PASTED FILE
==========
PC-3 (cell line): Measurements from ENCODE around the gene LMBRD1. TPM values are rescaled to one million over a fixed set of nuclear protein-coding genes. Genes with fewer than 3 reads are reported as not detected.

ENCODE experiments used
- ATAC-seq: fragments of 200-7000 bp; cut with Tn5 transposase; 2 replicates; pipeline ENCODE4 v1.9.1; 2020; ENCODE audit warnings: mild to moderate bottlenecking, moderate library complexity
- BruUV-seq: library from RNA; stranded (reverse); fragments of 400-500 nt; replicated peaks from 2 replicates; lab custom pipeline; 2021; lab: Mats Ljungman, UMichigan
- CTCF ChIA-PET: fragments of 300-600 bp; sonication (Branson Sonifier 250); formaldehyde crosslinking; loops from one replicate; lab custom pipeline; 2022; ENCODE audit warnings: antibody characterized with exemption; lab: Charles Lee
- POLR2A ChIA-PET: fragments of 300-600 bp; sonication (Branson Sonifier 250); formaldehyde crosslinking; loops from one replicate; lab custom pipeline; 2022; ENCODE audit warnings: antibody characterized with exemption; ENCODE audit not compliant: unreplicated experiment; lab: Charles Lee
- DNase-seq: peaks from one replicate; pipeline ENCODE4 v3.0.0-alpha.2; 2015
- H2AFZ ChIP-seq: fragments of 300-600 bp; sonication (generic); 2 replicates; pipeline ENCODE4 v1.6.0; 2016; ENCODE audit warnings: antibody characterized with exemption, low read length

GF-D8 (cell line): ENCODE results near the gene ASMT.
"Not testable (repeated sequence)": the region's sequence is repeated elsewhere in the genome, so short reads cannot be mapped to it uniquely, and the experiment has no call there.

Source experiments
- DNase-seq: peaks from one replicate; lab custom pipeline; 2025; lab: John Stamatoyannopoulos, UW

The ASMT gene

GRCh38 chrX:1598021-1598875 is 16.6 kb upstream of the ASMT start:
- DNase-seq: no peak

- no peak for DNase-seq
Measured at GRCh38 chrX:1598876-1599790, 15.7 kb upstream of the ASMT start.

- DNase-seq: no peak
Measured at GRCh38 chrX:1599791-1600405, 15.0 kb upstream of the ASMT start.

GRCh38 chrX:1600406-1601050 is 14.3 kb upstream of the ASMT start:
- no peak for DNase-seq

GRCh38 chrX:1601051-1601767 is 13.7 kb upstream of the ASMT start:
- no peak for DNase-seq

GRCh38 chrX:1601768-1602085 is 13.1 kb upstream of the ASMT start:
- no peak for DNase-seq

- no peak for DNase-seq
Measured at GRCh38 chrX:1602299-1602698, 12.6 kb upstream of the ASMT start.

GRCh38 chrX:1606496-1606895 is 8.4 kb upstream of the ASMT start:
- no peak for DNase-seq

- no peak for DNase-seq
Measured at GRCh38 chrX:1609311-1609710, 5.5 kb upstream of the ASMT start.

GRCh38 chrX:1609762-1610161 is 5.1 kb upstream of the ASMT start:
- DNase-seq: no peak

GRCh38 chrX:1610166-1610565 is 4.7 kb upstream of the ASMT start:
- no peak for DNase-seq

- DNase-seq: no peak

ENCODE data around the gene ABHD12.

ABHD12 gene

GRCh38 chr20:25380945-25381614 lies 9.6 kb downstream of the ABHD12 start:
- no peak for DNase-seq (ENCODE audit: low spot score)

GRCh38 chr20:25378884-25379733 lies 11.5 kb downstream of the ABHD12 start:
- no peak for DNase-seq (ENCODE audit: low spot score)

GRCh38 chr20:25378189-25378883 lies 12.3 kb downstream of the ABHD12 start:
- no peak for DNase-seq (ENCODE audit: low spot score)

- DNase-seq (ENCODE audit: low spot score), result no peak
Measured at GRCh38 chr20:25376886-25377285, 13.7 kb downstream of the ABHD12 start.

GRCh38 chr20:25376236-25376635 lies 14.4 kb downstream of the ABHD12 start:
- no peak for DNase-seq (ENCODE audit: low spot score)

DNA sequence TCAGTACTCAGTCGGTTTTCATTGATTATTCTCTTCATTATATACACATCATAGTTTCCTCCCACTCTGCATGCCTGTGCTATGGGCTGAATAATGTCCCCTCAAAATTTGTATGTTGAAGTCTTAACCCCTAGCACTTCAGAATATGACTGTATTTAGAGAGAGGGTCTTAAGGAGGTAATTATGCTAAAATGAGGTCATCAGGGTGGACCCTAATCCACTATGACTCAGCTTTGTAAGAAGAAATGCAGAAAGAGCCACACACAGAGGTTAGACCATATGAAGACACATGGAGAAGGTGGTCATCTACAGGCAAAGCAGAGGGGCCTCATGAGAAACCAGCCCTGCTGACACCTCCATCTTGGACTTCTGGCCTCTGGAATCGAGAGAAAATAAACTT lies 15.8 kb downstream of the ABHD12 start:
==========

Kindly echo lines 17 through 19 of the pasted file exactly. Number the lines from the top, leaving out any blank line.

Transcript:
Measured at GRCh38 chrX:1598876-1599790, 15.7 kb upstream of the ASMT start.

- DNase-seq: no peak
Measured at GRCh38 chrX:1599791-1600405, 15.0 kb upstream of the ASMT start.